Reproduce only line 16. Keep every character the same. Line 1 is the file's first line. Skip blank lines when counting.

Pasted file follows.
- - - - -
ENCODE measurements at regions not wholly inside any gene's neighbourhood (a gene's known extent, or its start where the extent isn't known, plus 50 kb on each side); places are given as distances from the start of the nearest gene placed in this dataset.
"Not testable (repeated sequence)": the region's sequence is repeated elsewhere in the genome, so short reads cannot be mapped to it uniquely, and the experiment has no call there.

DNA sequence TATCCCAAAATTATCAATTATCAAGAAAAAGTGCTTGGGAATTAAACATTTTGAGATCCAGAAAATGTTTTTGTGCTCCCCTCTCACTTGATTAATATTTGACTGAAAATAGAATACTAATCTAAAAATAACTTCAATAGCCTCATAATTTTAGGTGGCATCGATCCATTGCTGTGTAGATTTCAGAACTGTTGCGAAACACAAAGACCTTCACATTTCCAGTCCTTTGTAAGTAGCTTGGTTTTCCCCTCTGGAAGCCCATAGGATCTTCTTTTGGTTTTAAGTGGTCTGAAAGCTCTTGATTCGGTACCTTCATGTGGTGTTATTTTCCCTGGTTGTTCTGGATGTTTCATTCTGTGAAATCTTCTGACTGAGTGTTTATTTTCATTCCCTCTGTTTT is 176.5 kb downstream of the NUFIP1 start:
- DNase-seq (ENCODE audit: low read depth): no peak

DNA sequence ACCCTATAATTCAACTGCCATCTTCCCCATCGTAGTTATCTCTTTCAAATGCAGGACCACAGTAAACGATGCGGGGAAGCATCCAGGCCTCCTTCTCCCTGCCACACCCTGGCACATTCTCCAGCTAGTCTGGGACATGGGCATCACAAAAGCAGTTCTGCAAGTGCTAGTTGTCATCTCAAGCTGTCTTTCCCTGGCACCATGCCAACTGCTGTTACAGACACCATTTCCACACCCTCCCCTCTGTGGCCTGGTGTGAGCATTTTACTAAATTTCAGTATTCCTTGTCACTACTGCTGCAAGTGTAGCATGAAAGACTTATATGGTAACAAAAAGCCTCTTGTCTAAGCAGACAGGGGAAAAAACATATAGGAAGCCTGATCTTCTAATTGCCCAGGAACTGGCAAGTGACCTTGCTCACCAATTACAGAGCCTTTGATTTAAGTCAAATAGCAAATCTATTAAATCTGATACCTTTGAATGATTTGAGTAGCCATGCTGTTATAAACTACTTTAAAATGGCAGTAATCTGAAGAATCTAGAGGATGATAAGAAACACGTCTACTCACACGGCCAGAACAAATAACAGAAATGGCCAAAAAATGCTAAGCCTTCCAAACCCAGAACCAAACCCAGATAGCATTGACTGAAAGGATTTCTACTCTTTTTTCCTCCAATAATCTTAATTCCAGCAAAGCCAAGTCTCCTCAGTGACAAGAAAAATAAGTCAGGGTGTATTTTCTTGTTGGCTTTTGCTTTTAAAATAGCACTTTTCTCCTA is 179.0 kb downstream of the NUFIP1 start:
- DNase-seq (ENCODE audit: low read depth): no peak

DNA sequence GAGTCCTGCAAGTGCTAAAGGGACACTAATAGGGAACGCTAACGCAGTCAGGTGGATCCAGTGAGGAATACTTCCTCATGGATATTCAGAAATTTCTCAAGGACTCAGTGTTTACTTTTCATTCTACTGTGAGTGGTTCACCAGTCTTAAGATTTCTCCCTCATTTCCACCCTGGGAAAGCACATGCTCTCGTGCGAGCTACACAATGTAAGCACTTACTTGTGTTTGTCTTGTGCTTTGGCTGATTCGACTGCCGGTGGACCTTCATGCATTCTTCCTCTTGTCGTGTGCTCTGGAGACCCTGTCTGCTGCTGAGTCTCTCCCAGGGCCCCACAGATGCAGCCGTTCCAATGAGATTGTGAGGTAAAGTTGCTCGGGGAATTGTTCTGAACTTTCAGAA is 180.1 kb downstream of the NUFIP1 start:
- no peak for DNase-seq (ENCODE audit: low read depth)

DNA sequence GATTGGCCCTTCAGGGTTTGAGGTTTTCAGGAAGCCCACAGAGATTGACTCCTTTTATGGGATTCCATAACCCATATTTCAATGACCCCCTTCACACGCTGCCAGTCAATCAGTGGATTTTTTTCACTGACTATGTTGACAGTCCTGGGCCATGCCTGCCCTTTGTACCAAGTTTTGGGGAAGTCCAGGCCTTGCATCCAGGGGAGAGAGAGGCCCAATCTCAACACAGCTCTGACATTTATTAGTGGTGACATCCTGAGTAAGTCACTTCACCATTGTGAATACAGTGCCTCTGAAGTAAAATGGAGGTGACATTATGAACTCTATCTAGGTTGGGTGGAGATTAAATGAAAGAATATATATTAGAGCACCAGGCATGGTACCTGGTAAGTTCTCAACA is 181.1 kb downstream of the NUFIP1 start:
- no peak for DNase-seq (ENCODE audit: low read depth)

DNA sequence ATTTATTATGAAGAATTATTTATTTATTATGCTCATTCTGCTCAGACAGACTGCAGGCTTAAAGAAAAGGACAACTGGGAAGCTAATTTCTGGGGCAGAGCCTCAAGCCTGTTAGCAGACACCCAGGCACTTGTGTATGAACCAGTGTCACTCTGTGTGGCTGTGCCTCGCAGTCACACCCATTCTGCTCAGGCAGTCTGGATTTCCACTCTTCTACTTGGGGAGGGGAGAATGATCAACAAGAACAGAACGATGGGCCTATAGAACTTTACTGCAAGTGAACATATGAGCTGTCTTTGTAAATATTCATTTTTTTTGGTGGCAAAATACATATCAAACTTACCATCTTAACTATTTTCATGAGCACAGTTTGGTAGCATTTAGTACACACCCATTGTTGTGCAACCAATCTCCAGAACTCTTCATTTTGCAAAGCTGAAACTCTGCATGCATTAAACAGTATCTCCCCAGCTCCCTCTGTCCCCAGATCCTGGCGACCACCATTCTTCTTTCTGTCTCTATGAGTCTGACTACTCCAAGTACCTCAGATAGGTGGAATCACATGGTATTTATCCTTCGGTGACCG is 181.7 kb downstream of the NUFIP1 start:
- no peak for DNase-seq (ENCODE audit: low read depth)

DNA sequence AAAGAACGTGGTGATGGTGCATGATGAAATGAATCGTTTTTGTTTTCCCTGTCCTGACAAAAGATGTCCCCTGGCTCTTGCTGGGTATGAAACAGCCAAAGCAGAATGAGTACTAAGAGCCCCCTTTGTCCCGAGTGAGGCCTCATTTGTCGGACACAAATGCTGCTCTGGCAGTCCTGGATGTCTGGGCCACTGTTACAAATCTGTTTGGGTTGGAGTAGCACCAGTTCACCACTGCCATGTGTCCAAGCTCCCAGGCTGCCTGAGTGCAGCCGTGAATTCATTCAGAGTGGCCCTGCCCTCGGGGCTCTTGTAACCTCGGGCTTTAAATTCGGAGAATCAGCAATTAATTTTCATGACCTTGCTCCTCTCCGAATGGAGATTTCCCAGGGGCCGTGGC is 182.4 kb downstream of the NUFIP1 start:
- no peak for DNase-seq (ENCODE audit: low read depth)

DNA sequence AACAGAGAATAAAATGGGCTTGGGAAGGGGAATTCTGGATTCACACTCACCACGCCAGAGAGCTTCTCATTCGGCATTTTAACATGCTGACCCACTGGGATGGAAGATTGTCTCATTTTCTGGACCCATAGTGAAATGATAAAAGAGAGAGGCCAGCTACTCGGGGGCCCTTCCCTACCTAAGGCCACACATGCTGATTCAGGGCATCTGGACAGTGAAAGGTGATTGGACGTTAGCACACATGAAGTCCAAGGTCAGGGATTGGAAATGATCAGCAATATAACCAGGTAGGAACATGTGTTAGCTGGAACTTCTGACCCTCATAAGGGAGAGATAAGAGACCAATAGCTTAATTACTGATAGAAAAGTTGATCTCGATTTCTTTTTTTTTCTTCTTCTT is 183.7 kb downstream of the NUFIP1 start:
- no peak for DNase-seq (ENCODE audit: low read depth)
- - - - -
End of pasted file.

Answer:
- no peak for DNase-seq (ENCODE audit: low read depth)